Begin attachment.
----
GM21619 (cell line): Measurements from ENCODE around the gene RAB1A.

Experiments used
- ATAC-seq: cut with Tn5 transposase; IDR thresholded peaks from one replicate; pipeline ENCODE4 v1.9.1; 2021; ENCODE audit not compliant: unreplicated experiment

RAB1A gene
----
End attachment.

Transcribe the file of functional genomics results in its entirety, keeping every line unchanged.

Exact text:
GM21619 (cell line): Measurements from ENCODE around the gene RAB1A.

Experiments used
- ATAC-seq: cut with Tn5 transposase; IDR thresholded peaks from one replicate; pipeline ENCODE4 v1.9.1; 2021; ENCODE audit not compliant: unreplicated experiment

RAB1A gene